'The Wolf of Wall Street' is, by many standards, a good film. Sure, it follows all of the predictable plot beats that any given "money and drugs in the Eighties" flick entails, but it makes up for its lack of narrative surprises with its strong central performances and highly stylised depictions of excess. Well, I say there are no surprises; when I saw it, there was one scene in the film's second half that had people in the audience gasping in shock. Warning: spoilers follow.
Immediately after one of the most awkward cinematic sex scenes in recent history, protagonist Jordan Belfort is stunned when his wife Naomi demands a divorce. Thing soon take a turn for the unpleasant, with the pair hurling profanities at each other. Ultimately, Naomi slaps Jordan, and he hits her back. Viewers around me in the cinema were audibly unsettled by this; even more so when, seconds later, Belfort floors his wife with a punch in the stomach. And I found myself wondering - why exactly were my fellow viewers so surprised?
It wasn't as if DiCaprio as an actor, or Scorsese as a director, had been portraying Belfort as a particularly sympathetic character up until this moment. We'd spent much of the two and a half hours prior watching Belfort cheat on his first wife, divorce her, and then proceed to cheat on his second wife (not to mention swindle his trusting clients out of millions of dollars). Respect for women is not so much a theme in this film, as much as it is a point of parody, perhaps best crystallised in Belfort's breakdown of prostitute pricing, or Jonah Hill's cringe-worthy speech about how he married his attractive cousin so that none of his friends could have her.
I could tell that for many cinema-goers, this scene of domestic violence, which culminated in Belfort crashing a car while trying to abscond with his young daughter, was the turning point. Belfort was no longer a charming, if morally dubious antihero. You can snort coke, and have sex with hookers, and call your butler a fag, but hitting a woman and snatching a toddler from her bed is where you stop being at all relatable and audiences completely disengage.
The trouble is, I had struggled to engage with Jordan Belfort's story to begin with. Yes, DiCaprio is as charismatic as ever, and he is surrounded by a highly capable cast. And some of the film's set-pieces are genuinely enjoyable, albeit in the worst possible taste (case in point; the drug-induced paralysis sequence). But throughout, I had this niggling feeling that I shouldn't be enjoying any of this.
The whole experience put me in mind of last year's adaptation of Irvine Welsh's novel 'Filth', which I unabashedly loved. The critical difference being, there was nothing stopping me from enjoying the transgressive exploits of Detective Sergeant Bruce Robertson in 'Filth'. He was completely fictitious. There wasn't the possibility of a real guy out there, slapping women around when it suited him.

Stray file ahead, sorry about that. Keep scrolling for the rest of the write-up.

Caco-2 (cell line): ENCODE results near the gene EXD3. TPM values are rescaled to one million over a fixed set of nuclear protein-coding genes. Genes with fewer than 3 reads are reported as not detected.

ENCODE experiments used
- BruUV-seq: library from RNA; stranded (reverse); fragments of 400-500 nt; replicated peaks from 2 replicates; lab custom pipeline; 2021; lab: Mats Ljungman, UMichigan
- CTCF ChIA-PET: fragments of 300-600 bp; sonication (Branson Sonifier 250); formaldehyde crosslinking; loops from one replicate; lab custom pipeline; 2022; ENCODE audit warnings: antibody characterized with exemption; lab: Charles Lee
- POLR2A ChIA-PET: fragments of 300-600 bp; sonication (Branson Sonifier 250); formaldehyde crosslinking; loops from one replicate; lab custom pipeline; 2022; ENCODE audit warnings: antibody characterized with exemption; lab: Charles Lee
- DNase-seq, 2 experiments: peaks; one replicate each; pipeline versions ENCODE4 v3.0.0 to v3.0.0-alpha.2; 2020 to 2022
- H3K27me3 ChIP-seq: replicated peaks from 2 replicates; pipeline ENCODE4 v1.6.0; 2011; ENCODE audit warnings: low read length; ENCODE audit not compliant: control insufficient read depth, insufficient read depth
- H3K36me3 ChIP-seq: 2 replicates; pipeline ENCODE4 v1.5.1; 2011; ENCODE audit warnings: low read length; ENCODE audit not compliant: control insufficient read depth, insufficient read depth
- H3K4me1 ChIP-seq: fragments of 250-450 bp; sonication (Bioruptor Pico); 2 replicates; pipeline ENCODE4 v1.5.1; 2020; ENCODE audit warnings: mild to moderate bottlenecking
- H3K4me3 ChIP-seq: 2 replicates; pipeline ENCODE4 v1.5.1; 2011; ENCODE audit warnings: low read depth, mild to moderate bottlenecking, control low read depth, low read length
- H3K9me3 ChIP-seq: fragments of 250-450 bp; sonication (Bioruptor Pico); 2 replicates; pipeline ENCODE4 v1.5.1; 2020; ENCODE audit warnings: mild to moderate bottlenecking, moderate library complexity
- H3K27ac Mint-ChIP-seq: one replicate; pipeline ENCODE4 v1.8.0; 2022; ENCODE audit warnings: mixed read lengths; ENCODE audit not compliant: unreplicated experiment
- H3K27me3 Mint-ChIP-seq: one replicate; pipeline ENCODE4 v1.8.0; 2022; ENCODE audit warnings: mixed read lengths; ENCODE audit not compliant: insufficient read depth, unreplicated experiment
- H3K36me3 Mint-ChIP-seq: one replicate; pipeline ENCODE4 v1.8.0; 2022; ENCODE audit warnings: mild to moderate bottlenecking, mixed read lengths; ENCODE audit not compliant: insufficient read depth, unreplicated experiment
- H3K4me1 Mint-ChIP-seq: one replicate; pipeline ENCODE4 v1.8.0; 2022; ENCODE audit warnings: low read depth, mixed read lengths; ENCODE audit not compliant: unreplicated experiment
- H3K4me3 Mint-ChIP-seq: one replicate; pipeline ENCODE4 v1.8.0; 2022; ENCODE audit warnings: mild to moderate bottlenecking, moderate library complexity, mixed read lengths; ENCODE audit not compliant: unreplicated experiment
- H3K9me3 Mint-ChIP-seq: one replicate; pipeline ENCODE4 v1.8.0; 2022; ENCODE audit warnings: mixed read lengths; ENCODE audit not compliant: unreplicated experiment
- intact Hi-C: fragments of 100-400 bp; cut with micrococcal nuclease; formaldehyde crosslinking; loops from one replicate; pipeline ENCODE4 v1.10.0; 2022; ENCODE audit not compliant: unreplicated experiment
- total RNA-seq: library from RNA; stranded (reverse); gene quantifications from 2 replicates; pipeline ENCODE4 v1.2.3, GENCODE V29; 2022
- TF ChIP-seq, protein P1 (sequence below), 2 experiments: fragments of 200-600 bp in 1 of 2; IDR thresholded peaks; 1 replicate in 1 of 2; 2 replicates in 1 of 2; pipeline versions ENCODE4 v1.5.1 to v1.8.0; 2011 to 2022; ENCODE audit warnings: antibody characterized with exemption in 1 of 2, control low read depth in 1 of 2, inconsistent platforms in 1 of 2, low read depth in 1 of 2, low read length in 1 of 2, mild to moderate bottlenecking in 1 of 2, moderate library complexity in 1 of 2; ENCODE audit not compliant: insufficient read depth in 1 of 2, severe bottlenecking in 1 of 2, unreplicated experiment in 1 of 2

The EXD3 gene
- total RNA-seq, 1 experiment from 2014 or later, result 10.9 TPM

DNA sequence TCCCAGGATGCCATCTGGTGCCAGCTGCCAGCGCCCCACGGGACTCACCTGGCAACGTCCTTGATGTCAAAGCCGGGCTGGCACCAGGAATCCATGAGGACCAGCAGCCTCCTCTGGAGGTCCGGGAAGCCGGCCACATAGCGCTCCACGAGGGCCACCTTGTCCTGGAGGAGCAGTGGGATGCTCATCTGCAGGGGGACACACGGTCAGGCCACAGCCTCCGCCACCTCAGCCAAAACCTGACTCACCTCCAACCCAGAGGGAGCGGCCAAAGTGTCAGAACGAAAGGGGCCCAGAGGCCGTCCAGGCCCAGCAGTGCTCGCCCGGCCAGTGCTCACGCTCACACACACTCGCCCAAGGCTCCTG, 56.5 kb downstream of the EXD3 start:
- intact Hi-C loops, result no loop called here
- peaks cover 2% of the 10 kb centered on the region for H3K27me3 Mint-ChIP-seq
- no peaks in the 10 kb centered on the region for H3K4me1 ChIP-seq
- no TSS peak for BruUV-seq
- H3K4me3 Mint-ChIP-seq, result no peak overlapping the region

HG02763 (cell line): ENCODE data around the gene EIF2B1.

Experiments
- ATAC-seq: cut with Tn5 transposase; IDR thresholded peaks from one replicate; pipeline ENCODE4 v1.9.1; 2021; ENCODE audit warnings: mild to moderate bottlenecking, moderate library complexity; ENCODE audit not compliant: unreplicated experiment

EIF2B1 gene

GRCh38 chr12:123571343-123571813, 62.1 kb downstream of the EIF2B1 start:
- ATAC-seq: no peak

Rupert Christiansen at The Telegraph recently argued against the case for considering 'The Wolf of Wall Street' as a work of art, citing "a disappointing flatness" and "the question of whether Scorsese ever wonders why Belfort does what he does, and is what he is." And it's true; Belfort remains something of a cipher to the very end.
It's possible to interpret from the film's open ending that we are encouraged to simply shake our heads and smile at this irascible grafter who always succeeds at turning a situation to his advantage, but I left the cinema wanting more. The closest Belfort comes to a moment of self-realisation is in a brief conversation with his wife's aunt (a lovely cameo from Joanna Lumley); "I'm a drug addict," he admits. "I'm a sex addict." And sure enough, as part of his 'fall from grace' journey, the character goes through rehab for drug addiction. But his complicated relationships with sex and with women are barely touched on again, until the troubling scene with which I began this review.
"You're missing the point," you might say. "It isn't a morality tale, and anyway, the film shows Belfort getting his comeuppance." Yes, he gets his comeuppance, in the form of three years playing tennis in a white collar prison. But any punishment shown on screen is a result of his professional misadventures. Belfort isn't prosecuted for domestic abuse, or for attempted kidnapping. We can infer that Naomi divorced Belfort and took custody of their children, but it is never shown. Maybe it would have made an already overstuffed film even longer. Maybe Scorsese credits audiences with the intelligence to work it out for themselves. But personally, I could have done with ten minutes less orgy footage if it meant getting a little more insight into who 'The Wolf of Wall Street' really was.